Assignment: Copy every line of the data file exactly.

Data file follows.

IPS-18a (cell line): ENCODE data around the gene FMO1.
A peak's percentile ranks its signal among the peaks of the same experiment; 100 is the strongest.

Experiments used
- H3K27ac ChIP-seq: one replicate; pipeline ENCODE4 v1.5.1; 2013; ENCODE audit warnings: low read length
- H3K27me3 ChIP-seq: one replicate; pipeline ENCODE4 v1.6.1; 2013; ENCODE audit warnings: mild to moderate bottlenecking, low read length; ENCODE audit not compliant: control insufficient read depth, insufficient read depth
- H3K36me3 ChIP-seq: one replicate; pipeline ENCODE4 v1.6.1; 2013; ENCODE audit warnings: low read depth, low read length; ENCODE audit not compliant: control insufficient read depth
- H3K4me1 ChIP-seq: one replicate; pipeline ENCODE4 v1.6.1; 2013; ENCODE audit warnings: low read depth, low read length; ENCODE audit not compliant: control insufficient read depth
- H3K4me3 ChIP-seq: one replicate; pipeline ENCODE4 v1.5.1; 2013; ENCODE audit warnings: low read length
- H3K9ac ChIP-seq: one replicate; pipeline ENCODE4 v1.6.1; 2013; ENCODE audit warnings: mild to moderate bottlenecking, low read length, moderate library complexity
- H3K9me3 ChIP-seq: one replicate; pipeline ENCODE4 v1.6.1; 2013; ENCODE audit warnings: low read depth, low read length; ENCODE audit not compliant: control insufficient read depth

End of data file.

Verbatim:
IPS-18a (cell line): ENCODE data around the gene FMO1.
A peak's percentile ranks its signal among the peaks of the same experiment; 100 is the strongest.

Experiments used
- H3K27ac ChIP-seq: one replicate; pipeline ENCODE4 v1.5.1; 2013; ENCODE audit warnings: low read length
- H3K27me3 ChIP-seq: one replicate; pipeline ENCODE4 v1.6.1; 2013; ENCODE audit warnings: mild to moderate bottlenecking, low read length; ENCODE audit not compliant: control insufficient read depth, insufficient read depth
- H3K36me3 ChIP-seq: one replicate; pipeline ENCODE4 v1.6.1; 2013; ENCODE audit warnings: low read depth, low read length; ENCODE audit not compliant: control insufficient read depth
- H3K4me1 ChIP-seq: one replicate; pipeline ENCODE4 v1.6.1; 2013; ENCODE audit warnings: low read depth, low read length; ENCODE audit not compliant: control insufficient read depth
- H3K4me3 ChIP-seq: one replicate; pipeline ENCODE4 v1.5.1; 2013; ENCODE audit warnings: low read length
- H3K9ac ChIP-seq: one replicate; pipeline ENCODE4 v1.6.1; 2013; ENCODE audit warnings: mild to moderate bottlenecking, low read length, moderate library complexity
- H3K9me3 ChIP-seq: one replicate; pipeline ENCODE4 v1.6.1; 2013; ENCODE audit warnings: low read depth, low read length; ENCODE audit not compliant: control insufficient read depth